It is possible to produce your own hydrogen on site using your own electrolyser. Alternatively, it can be supplied via lines on the roof or underground, or gas bottles or special trailers. This means storage and refuelling can take place indoors or outdoors.
Trucks operate with zero emissions – as distilled water is the only waste product. Using ‘green hydrogen’ makes the entire hydrogen lifecycle carbon neutral. With no toxic chemicals, trucks are safe for operators.
Hydrogen fuel tanks have a long service life, with low maintenance requirements. There is no performance loss during use, and opportunistic fuelling is possible without harming battery life.
Refuelling takes only 2-3 minutes and there is no need for battery changes. Hydrogen can be stored in several different ways and does not need a dedicated cargo area or ventilation system. This makes hydrogen fuel cell a highly productive option.
Refuelling can be done both outdoors and indoors, and at low temperatures at any time. Tanks can be retrofitted to existing trucks, and do not take up excessive space.
Switching to fuel cell trucks requires an up-front investment in the hydrogen infrastructure for your facility. That investment starts to pay itself back immediately through regular savings in operational costs. How long it takes to fully pay off depends on the nature of your operation – it’s worth analysing this carefully before deciding whether fuel cell is right for you.
In general, a fuel cell solution will make the most business sense for large fleets based at one location. Operations where trucks undergo multi-shift use, or frequent battery changes, will also see a quicker return.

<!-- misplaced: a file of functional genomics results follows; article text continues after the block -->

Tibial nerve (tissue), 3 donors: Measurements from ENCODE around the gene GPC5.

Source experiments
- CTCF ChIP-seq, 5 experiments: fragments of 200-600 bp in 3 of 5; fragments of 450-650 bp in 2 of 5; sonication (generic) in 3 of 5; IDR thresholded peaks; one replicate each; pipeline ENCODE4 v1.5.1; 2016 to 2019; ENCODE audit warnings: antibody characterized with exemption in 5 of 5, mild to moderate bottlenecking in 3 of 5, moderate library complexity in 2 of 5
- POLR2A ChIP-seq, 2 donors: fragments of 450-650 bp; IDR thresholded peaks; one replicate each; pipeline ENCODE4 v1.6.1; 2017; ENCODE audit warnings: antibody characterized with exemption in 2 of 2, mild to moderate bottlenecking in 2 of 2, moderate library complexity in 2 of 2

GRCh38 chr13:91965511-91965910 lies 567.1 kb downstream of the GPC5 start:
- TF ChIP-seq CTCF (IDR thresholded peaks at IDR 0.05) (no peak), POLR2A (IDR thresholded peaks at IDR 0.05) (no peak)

However, there are other factors you may want to consider before making the switch. To ensure you are making the best choice, take the self-assessment quiz earlier on this page.
Around 90 percent of Toyota’s fleet of electric forklifts is currently available with fuel cell technology, and we are constantly growing our fuel cell truck range. We use hydrogen power in our own production facilities in Japan and Italy as well as with partners in France, Norway and Finland. From this practical experience, we have gained a first-hand knowledge of the requirements, opportunities and difficulties when it comes to installing hydrogen power. We pass this on to customers whenever we can.
Your local Toyota representative will be happy to talk you through our range and give you advice on how you can make fuel cell trucks work to your benefit.
The hydrogen-powered truck received some promising feedback and many positive reactions at AET:
'After using the truck, we can compare the characteristics of the hydrogen truck with the electrical forklift’s benefits: adjustable, rigorous in usage, agile, almost completely silent and no more exhaust fumes. Furthermore, after a long and especially productive day, we can immediately refuel the truck.'
Luc De Ben, Terminal Support Coordinator at AET